Trends

The Latest

12 August 2021: TechnologyOne released a significant report based on a six-month long study into the economics of Cloud computing and SaaS among Australian organisations.  

The study, which was independently conducted by IBRS and Insight Economics, explored the tangible costs associated with migrating to the Cloud, with both IaaS and SaaS journeys investigated. An economic analysis of the data collected through 67 in-depth case studies with CIOs and C-suite executives, additional interviews, and over 400 respondents, revealed a $224bn economic dividend for the Australian economy, prompting TechnologyOne to term the report "too big to ignore".

Why it’s Important.

While the report is aimed at policymakers and strategies looking at the macro-economic impact of technology, it also details the costs and benefits of Cloud adoption by industry sectors, providing IT strategists with realistic benchmarks. 

When developing the methodology for the report, IBRS and Insight Economics took a ‘no free lunches’ approach to data collection. Unlike other reports on the benefits of Cloud migration, the study took into account the costs of, and time needed for transition, including training, change management, skills (and skill shortages) and the fact that many organisations will need to retain on-premise environments to support legacy and home-grown applications for years to come. In addition, only productivity benefits that had been measured were included in the analysis. 

As a result of the evidence-only approach to the study, the ‘direct returns’ on Cloud migration detailed in the report are both far lower and far more realistic than those found in studies conducted in the USA and Europe.

The report may be accessed here: https://toobigtoignore.com.au/

Who’s impacted

  • CEO, COO, CFO, CIO
  • Cloud migration teams

What’s Next?

The conservative approach to the study, the rich data collected, means that organisations still struggling to make a business case for SaaS have practical benchmarks and economic modelling to call upon.

Related IBRS Advisory

  1. The economic impact of software as a service in Australia
  2. Get board agreement to the Cloud strategy

The Latest

3 August 2021: Salesforce has announced an agreement to acquire Servicetrace, a robotics process automation vendor. This marks another milestone in Salesforce’s strategy to deliver enterprise SaaS solutions surrounded by a mesh of low-code process automation and integration. It is also evidence of how the previously disparate markets for low-code application development tools, RPA, process mapping, and integration tools are consolidating into a service mesh that goes beyond process digitisation. In this case, when coupled with enterprise SaaS, the sum is greater than the parts.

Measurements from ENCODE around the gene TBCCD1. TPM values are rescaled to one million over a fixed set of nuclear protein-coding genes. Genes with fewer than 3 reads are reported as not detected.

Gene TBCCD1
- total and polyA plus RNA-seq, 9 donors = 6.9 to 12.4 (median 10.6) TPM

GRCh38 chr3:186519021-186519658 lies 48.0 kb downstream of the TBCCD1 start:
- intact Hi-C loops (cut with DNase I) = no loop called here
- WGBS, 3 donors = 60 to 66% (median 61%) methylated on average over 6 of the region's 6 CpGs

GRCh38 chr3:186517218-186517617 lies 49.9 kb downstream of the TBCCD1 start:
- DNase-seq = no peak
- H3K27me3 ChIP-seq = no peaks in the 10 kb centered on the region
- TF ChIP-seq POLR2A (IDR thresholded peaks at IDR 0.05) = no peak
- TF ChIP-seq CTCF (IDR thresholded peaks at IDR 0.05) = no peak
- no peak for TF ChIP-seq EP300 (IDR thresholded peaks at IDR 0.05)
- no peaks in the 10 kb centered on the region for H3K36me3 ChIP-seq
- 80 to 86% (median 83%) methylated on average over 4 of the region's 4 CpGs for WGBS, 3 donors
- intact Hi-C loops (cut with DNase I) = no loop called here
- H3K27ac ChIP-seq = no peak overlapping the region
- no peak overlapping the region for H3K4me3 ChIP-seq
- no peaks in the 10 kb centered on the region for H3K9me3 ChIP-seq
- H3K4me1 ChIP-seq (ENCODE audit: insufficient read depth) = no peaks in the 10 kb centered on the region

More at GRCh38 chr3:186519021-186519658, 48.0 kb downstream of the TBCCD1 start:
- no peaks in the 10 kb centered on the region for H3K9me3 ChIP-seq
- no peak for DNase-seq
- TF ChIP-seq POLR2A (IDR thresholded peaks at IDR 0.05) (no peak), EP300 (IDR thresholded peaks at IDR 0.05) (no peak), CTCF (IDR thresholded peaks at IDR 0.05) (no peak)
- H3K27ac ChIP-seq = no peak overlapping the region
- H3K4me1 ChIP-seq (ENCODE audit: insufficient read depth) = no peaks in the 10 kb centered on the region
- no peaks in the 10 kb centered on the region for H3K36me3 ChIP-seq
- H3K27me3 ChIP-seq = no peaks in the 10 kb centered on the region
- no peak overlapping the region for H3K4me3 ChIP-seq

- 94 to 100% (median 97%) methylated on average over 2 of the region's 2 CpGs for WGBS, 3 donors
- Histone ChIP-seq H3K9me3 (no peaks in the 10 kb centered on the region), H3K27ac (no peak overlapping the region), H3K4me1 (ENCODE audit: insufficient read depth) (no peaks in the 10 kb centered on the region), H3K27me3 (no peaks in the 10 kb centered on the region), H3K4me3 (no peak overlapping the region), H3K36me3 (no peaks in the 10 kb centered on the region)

Why it’s Important.

In the IBRS trends report for 2021-2026, a fourth-wave of ICT was detailed. The crest of this wave is the rapid consolidation of low-code, process mapping, RPA and (soon) rules engines, and AI.  

However, IBRS case studies with scores of executives involved in Cloud migration strategies, suggest that many organisations ICT groups are resistant to the coming wave. This is mainly due to sunk costs in on-premises software and infrastructure, the difficulty in justifying costs of integrating disparate systems and, at least to some degree, concerns over losing control or lacking skills to manage core infrastructure.

The cost of integration coupled with the need for digitising manual processes is currently a real economic barrier. Financial modelling suggests that the labour and costs of integrating disparate (on-premises and Cloud) solutions can destroy the return on investments for Cloud migration in the near to mid-term (1-5 years). This is especially problematic for industries with a complex mix of specialist enterprise solutions, such as healthcare and utilities. 

Who’s impacted

  • CIO
  • Development team leads
  • Business analysts

What’s Next?

Organisations that have previously rejected Cloud migrations due to not being able to make the financials stack up should consider re-evaluating the decision in 2022, taking into account the potential of buying into a mesh ecosystem that unifies low-code, workflow, process mapping, RPA rules engines and possibly AI services and that supports SaaS enterprise solutions ‘out of the box’.

Enterprise architects should also consider a shift towards a fourth-wave of ICT will impact their organisation’s ICT architecture and, if needed, begin planning to evolve to a new environment.

Related IBRS Advisory

  1. Hammering Low-Code into Place Takes Time
  2. Mulesoft Believes it Can Accelerate Digital Customer Experiences on SAP
  3. Salesforce introduces Hyperforce
  4. Salesforce Einstein automate

The Latest

16 August 2021: Zoom is best known for its video conferencing solution, which set new standards for ease of use and quick adoption, which in turn saw its usage skyrocket during the first months of COVID-19 lockdowns. The firm’s brand is now so ingrained that staff often refer to video conferencing as ‘zoom calls’ and the public use the terms ‘zooming’ and ‘zoom me’, even when Zoom may not be technology in use. Unfortunately for Zoom, its strong brand recognition with video calls often obscured the breadth of its unified communications (UC) ecosystem.

Zoom is attempting to reposition its brand as an end-to-end UC platform. The topics for its planned Zoomtopia summit, scheduled for the 14th of September, are clear indicators of where Zoom will focus its efforts in the coming year: 

  • Public sector
  • Education
  • Healthcare
  • Financial services

IBRS recent interviews as part of the Cloud economic study found these four sectors have all been particularly impacted by COVID-19 in terms of service delivery volume and increasing expectations on multichannel (if not omnichannel) experiences. So Zoom’s targeting makes sense. 

Why it’s Important.

The requirements for UC are shifting from internal standardisation (cost optimisation, ensuring staff can communicate efficiently and switch between communications modes) to external flexibility (delivering services using end-points that the public have on hand). It is for this reason that both Microsoft Teams and Zoom are finding their way into call centre strategies. It is not just that these video communications technologies fit within a larger communications ecosystem, but that the majority of the public are familiar with the services and likely have clients already installed on their devices. The mature wave of UC, which IBRS introduced 14 years ago, is moving from the trailblazers into the mainstream.